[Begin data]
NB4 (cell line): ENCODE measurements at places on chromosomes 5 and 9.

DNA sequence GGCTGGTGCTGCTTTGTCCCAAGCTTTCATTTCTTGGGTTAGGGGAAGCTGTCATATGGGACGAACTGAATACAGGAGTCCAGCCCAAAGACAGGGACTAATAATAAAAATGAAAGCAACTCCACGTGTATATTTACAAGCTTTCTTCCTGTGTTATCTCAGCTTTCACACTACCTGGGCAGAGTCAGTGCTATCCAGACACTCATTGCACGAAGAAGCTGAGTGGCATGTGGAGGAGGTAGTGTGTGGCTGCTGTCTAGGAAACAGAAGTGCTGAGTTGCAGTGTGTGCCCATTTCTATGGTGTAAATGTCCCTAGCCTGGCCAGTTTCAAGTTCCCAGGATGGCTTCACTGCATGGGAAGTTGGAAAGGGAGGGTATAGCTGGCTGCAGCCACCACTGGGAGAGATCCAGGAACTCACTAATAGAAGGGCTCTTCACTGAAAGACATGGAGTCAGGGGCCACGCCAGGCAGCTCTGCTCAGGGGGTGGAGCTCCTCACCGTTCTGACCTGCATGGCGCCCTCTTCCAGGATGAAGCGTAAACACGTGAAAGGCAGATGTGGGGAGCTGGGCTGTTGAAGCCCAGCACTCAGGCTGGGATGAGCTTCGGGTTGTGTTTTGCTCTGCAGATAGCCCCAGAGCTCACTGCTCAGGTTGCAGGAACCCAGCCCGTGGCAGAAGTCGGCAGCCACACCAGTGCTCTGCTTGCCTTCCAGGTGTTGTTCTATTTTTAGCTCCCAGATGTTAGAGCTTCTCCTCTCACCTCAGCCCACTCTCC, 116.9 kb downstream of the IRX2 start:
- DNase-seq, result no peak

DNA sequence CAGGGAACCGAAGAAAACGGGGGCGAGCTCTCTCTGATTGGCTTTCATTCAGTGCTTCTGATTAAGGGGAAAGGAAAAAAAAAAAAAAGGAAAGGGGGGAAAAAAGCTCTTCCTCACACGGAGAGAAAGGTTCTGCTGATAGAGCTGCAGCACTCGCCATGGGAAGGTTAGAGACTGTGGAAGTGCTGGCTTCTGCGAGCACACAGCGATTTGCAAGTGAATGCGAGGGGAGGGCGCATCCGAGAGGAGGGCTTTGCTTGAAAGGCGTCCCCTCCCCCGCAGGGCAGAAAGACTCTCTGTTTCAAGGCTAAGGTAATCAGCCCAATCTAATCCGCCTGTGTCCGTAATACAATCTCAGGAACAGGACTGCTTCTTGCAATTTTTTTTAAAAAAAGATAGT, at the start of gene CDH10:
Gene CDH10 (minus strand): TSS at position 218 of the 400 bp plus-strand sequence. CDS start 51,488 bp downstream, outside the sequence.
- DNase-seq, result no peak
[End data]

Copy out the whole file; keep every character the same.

NB4 (cell line): ENCODE measurements at places on chromosomes 5 and 9.

DNA sequence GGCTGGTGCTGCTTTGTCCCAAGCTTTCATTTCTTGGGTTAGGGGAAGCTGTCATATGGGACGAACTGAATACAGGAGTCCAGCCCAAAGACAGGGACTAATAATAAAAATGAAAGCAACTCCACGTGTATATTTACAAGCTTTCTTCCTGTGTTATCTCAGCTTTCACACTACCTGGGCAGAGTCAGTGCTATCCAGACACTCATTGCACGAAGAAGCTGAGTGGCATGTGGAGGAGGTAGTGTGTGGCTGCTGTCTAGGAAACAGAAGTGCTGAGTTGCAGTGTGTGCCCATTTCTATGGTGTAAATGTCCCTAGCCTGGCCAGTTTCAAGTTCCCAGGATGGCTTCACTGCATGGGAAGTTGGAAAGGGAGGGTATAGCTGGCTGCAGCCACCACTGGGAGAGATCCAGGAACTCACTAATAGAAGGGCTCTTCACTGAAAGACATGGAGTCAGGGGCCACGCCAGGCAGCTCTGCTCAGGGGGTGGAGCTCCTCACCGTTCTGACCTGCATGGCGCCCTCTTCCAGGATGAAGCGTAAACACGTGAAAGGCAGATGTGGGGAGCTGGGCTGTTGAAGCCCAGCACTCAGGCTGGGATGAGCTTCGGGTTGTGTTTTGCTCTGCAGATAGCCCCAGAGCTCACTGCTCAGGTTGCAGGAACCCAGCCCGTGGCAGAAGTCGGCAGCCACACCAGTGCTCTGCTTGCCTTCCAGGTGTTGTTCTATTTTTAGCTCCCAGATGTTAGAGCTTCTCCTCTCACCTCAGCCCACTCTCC, 116.9 kb downstream of the IRX2 start:
- DNase-seq, result no peak

DNA sequence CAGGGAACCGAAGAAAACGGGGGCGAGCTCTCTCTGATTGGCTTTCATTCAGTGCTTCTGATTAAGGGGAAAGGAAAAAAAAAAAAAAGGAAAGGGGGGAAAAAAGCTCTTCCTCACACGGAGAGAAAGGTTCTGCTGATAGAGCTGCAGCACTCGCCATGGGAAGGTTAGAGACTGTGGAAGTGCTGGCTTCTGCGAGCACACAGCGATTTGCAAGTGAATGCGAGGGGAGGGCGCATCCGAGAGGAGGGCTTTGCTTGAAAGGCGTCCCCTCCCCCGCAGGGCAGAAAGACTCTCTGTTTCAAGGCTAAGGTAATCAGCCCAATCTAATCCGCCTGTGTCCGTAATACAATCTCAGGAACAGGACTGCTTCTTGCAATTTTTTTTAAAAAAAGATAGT, at the start of gene CDH10:
Gene CDH10 (minus strand): TSS at position 218 of the 400 bp plus-strand sequence. CDS start 51,488 bp downstream, outside the sequence.
- DNase-seq, result no peak